Protesters speak out about exclusion of police from pride parade
A sign that states 'You can stand with us" in solidarity with police officers who have been excluded from this summer's pride parade is shown. A small group of protesters, including one man who was involved in Toronto’s first Pride parade, have gathered outside the offices of Pride Toronto to speak out about the exclusion of police from this summer’s event.
Chris Fox, CP24.com
Published Wednesday, March 15, 2017 12:08PM EDT
A small group of protesters, including one man who was involved in Toronto’s first pride parade, have gathered outside the offices of Pride Toronto to speak out about the exclusion of police from this summer’s event.
The majority of those in attendance at Pride Toronto’s Annual General Meeting in January voted in favour of an unexpected motion to adopt a list of demands made by Black Lives Matter – Toronto, including the banning of police floats from the annual pride parade.
About two weeks after that vote, Police Chief Mark Saunders then formally announced that police would not march in this year’s parade, a decision the head of the union representing front-line officers likened to “political pandering” at the time.
In the days and weeks following the announcement by Saunders, though, the debate over the exclusion of uniformed police officers has continued.
On Wednesday, several people gathered outside Pride Toronto’s Berkeley Street offices to express their frustration with the situation.
The protesters held a seven-foot banner which reach “You can stand with us.”
Speaking with CP24, one of the protesters said that by banning police from the parade, Pride Toronto is effectively allowing the event to be “hijacked.”
“This was not on the agenda where the membership would have had the opportunity to properly consider this and vote. It was sent out to the membership of Black Lives Matter but the broader LGBTQ community was not aware,” Bryn Hendricks said. “By voting to accept all of the Black Lives Matter demands in one shot, including the banning of police, we now have a hijacking of this community by an organization that has said that they want to exclude one organization.”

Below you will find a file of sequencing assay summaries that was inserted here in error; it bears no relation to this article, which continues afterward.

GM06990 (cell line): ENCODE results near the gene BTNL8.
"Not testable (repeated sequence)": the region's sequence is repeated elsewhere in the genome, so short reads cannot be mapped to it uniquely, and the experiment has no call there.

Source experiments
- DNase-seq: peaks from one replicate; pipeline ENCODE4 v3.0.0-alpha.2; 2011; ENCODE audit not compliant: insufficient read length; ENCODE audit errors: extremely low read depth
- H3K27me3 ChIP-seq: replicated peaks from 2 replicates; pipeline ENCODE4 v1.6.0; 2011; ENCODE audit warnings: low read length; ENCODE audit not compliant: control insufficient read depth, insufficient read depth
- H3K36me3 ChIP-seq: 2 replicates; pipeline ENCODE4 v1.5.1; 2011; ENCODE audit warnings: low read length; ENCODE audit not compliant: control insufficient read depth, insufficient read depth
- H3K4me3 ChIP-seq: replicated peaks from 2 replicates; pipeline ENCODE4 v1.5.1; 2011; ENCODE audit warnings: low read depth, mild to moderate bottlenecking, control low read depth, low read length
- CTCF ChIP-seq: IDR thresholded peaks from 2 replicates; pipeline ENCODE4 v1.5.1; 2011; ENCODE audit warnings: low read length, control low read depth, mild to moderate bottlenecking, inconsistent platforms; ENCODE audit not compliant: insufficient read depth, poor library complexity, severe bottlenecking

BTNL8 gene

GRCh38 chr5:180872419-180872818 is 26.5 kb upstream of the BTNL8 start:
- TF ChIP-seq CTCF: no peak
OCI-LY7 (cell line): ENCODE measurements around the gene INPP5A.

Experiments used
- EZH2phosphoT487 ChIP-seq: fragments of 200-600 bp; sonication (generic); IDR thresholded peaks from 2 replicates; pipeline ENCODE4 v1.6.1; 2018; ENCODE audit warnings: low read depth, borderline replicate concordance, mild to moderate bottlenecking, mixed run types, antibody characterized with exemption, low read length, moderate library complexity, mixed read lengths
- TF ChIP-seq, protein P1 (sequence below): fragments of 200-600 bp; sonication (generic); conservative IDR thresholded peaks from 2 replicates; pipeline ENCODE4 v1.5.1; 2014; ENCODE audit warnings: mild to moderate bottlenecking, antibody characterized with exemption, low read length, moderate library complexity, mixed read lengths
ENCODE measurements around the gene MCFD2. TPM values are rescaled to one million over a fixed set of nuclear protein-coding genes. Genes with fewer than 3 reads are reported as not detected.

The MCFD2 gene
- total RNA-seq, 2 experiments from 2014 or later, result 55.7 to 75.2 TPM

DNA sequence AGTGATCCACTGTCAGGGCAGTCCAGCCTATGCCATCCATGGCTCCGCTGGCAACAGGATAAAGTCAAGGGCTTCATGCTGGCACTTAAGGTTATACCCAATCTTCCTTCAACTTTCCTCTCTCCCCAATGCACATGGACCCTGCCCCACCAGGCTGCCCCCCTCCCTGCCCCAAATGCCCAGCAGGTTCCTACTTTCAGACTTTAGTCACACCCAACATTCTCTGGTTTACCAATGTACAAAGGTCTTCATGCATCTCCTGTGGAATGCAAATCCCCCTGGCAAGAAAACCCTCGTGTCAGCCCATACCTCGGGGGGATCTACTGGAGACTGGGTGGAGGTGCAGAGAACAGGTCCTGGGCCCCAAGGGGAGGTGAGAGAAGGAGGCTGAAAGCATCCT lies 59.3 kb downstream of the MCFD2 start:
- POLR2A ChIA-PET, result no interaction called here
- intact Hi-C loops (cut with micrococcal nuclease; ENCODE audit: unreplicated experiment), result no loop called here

Protesters disrupted parade
Last July, members of Black Lives Matter- Toronto staged a sit-in protest at the parade to draw attention to a number of issues relating to pride and its inclusion, or lack thereof, of the black community.
The parade was halted for nearly 30 minutes as a result of the protest and only resumed after former Pride Toronto executive director Mathieu Chantelois signed a list of demands. Chantelois later recanted on those demands but subsequently resigned from his position.
Hendricks told CP24 that he “wholeheartedly” supports the other demands made by Black Lives Matter but can’t accept an edict to exclude police from Pride.
Fellow protestor Ron Forster, who was involved with the first pride parade in 1982, also echoed his remarks.
“We want the cops reinstated into the pride. The cops have been in the pride for 30 years and we need them. We need the cops,” he said. “What does the problems between the police and the black community have to do with pride?”
For its part Black Lives Matter – Toronto has previously said that the institutional presence of police at pride has made the event feel less inclusive for some members of the LGBTQ community and needed to come to an end.
“When you go to the pride parade as a black, queer or trans person who has been persecuted by the Toronto police, treated unfairly, it doesn’t feel inclusive for us,” co-founder Sandy Hudson told CP24 in February. “There are 13 different police forces, they turn on their sirens and they have their buses and squad cars. That is a larger contingent than any other group at pride.”